Spotlight on…Speech Therapist, Sophie Bozzottii

//Spotlight on…Speech Therapist, Sophie Bozzottii

This time ASK caught up with Speech Therapist Sophie Bozzottii.  Find out why she chose to make a difference through Speech Therapy and how as parents you can help your child.

Sophie Bozzotti moved to Geneva in 2003, after a number of years working in Australia, New Zealand and the UK. Still loving life in what she describes as ‘the perfect cosmopolitan city’, she dedicates her time to helping others through her
work as a Speech Therapist.

What made you choose a career in Speech Therapy?

For me, it was the perfect combination of language and science, as I wanted to study both when I finished school, but couldn’t choose between the two! This led me to read for a degree in Applied Science in Speech Pathology at Sydney University.

What qualities do you think are most valuable to becoming an effective Speech Therapist?

Great communication skills and the ability to transfer knowledge both verbally and in writing are vital. But also the ability to play like a child whilst maintaining an objective eye on what you’re doing. You need to successfully engage a child, putting yourself in their shoes and playing at their level, whilst at the same time taking a step back and evaluating.

What the main challenges/frustrations of your job?

One of the main challenges is keeping up-to-date with research and ensuring your practice is evidence-based. It’s important that treatments you propose and pursue have already proved their way in scientific literature rather than being based on intuition or history just because that’s the way it’s always been done.

I also find it frustrating that a number of children who are entitled to speech therapy at the institution at which they’re studying don’t have access to this support due to staffing constraints.

What achievement are you most proud of?

Each and every time a parent comes back to me and says they did the things I suggested and their child has made a notable improvement.

One memorable case that springs to mind is an assessment I did for a two-year old several months ago. Not only did the parents listen to my recommendations, but they really took them on board and acted upon them. They later wrote to me to say that, not only was my assessment spot on, but they came to realize they’d been speaking for their child. They now allow her to talk for herself, and she is communicating far better than she used to.

At what age can children start Speech Therapy? Is there an upper age limit?

There are signs communication is not developing as it should as early as 10-12 months. It is also now possible to identify autism far earlier than before. But, typically parents consult a Speech Therapist either when their child is two years old and struggling to put a couple of words together, or a little later at around three, when their child can’t be understood by others. There really is no upper age limit; adults can seek assistance for accent modification, fluency disorders such as stuttering, voice disorders or for problems with speech after a head injury or stroke.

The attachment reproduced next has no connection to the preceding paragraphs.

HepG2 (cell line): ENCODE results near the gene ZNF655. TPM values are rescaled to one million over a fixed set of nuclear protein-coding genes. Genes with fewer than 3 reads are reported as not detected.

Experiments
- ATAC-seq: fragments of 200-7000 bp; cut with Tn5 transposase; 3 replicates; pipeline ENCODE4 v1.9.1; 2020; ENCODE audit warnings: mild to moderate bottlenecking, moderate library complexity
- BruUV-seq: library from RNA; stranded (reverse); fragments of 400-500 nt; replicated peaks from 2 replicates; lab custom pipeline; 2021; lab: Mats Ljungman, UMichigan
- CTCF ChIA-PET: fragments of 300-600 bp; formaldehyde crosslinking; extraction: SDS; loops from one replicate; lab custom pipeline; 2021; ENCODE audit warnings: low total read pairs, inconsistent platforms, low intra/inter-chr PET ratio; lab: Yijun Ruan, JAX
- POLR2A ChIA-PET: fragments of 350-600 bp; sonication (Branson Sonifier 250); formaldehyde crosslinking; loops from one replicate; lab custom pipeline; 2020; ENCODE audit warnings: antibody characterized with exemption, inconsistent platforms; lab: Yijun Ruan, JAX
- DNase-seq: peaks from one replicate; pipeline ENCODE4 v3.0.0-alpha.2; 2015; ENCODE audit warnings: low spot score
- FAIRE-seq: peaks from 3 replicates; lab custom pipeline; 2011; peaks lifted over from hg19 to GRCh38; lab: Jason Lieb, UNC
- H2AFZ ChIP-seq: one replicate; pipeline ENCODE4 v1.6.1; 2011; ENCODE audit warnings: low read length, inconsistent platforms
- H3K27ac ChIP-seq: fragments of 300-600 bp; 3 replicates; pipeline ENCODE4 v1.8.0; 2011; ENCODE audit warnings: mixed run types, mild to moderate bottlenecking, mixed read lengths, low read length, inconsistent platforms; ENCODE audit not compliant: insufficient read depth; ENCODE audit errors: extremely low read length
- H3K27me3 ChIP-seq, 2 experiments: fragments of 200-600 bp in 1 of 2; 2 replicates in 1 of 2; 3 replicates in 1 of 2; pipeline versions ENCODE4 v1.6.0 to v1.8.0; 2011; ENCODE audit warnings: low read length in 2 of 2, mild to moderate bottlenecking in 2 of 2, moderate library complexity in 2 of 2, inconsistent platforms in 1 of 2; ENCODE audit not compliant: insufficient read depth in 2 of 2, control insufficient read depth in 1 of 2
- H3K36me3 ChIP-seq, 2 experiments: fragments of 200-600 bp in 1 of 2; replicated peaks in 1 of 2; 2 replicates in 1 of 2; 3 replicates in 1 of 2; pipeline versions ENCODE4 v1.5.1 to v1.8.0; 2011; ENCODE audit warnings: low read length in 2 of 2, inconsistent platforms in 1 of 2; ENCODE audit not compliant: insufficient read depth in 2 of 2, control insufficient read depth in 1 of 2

What can parents do to help?

Listen to your child and take the time and trouble to help them be understood. Just because a parent knows that when their child talks about “tea” he means “key”, don’t let it slip. Ask if they mean “key” or “tea” so they understand these are two words with different meanings. This not only helps motivate your child to say it properly, but clarifies which word they should use so they’re understood by others. When parents don’t correct these errors, it is a kind of over-protection that’s not always in their child’s best interest.

Can a multi-lingual home/ school environment have a negative impact?

In general, a multi-lingual environment is an asset. Consistently hearing different languages from a young age allows children to discriminate between different speech sounds. This ability means a child is more likely to be able to pronounce the sounds correctly later on. Also, hearing different sentence structures can only encourage the child to observe the differences in sentence structure from one language to another.

However, for those with speech difficulties in a multi-lingual environment, you need to prioritise the child’s mother tongue until they are proficient.  Improving deficits in a child’s mother tongue will allow for faster progress when learning a second language.  In other words, for those Anglophone parents of kids with language disorders who are debating moving to Geneva, if you don’t give your child enough support in English, they will be disadvantaged.

How has Speech Therapy evolved over the last 5/10 years?

The main thing that has changed is the greater use of technology in terms of iPad applications.

How can parents in Geneva access Speech Therapy?

Parents here tend to use the ‘Know-it-All Passport’ and word of mouth for Speech Therapist recommendations. Some private schools also have Speech Therapists on site. It’s important for parents who pay taxes in the Canton of Geneva to understand that they have the right to evaluation and treatment through SPS (Secrétariat à la pédagogie spécialisée) until the age of 20.

What your hopes and ambitions?

In the short term, my main project is to establish the use of ACCENT, an assistive communication device controlled by eye gaze, for a girl with Rett Syndrome. Longer term, my main aim is to continue to strive to enable parents to help their child overcome speech and language difficulties.

2018-09-30T19:52:40+02:00June 20th, 2014|Local Professional Profile|Comments Off on Spotlight on…Speech Therapist, Sophie Bozzottii